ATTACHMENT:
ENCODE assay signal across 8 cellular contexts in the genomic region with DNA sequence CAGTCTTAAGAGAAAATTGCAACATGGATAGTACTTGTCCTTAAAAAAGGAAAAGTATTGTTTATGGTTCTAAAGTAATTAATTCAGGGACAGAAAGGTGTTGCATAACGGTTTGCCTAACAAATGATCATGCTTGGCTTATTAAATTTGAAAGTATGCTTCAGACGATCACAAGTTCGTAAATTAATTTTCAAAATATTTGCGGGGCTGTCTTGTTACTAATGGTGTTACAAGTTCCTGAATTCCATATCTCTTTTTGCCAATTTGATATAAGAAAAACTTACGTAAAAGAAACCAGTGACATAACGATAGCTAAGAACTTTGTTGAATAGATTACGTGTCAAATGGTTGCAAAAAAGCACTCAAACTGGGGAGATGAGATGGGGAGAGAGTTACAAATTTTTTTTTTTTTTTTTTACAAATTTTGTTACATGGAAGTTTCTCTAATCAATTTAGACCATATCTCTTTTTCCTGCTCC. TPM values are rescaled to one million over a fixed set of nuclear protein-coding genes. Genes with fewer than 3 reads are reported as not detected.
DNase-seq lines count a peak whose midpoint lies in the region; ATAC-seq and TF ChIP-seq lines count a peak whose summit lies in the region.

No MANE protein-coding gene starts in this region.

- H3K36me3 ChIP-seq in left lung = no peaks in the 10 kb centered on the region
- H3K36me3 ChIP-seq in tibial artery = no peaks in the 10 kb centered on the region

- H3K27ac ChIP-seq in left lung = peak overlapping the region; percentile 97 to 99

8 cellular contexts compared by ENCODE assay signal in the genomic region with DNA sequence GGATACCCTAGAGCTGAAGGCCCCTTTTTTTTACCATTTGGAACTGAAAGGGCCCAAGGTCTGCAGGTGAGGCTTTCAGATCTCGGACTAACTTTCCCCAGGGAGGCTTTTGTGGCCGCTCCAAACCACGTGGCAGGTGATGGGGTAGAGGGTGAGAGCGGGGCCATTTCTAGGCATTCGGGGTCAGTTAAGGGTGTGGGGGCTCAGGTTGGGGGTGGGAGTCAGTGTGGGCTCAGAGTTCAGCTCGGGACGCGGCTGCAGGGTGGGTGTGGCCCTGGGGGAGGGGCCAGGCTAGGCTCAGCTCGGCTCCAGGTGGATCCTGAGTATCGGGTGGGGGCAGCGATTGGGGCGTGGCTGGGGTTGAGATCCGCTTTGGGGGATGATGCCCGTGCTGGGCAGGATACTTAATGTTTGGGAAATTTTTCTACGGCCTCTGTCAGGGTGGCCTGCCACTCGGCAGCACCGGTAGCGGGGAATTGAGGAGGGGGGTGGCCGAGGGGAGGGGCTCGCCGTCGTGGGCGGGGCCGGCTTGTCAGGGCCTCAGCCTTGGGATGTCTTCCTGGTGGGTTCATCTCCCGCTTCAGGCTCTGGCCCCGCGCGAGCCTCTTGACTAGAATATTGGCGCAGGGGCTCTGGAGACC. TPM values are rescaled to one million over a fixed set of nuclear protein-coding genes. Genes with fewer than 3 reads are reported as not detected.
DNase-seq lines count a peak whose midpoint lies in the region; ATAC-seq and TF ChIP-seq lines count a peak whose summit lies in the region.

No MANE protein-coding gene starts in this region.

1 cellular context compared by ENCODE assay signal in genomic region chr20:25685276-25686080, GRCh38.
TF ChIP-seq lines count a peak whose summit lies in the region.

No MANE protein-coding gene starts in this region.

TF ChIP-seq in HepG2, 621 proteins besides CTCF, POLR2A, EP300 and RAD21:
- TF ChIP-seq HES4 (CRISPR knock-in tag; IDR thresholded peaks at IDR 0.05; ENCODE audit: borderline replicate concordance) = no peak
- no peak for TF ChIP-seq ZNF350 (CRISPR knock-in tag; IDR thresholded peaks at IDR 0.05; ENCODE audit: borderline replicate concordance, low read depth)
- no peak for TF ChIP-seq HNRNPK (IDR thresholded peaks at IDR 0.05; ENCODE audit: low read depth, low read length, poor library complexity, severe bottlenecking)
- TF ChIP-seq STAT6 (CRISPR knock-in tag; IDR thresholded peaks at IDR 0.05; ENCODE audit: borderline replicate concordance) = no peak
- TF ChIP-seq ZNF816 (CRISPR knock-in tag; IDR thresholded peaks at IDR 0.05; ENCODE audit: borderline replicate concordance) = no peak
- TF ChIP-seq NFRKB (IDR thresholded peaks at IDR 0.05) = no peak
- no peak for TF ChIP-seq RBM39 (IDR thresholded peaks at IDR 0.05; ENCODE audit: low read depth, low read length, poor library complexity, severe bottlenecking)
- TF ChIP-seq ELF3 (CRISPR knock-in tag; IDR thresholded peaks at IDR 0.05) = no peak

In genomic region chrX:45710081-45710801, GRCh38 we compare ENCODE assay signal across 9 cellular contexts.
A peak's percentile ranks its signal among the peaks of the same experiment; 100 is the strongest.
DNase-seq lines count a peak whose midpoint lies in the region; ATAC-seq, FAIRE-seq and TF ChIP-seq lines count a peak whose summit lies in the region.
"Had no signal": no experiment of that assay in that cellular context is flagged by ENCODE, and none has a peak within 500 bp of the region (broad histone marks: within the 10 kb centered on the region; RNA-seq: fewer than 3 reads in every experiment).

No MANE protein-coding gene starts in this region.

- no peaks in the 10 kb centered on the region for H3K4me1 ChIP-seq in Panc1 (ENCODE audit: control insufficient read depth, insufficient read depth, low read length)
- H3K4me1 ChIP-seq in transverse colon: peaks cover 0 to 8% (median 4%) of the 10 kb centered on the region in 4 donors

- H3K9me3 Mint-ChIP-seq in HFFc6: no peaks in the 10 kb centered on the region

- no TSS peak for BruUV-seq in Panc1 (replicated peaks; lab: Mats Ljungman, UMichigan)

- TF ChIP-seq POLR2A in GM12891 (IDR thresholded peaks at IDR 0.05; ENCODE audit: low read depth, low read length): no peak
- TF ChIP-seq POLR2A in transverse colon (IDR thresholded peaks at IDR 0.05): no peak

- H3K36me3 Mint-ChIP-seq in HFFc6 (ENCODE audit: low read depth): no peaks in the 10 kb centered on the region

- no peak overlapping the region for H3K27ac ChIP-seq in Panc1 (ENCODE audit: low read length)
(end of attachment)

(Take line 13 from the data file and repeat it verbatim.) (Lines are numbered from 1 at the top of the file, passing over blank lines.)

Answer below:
TF ChIP-seq in HepG2, 621 proteins besides CTCF, POLR2A, EP300 and RAD21: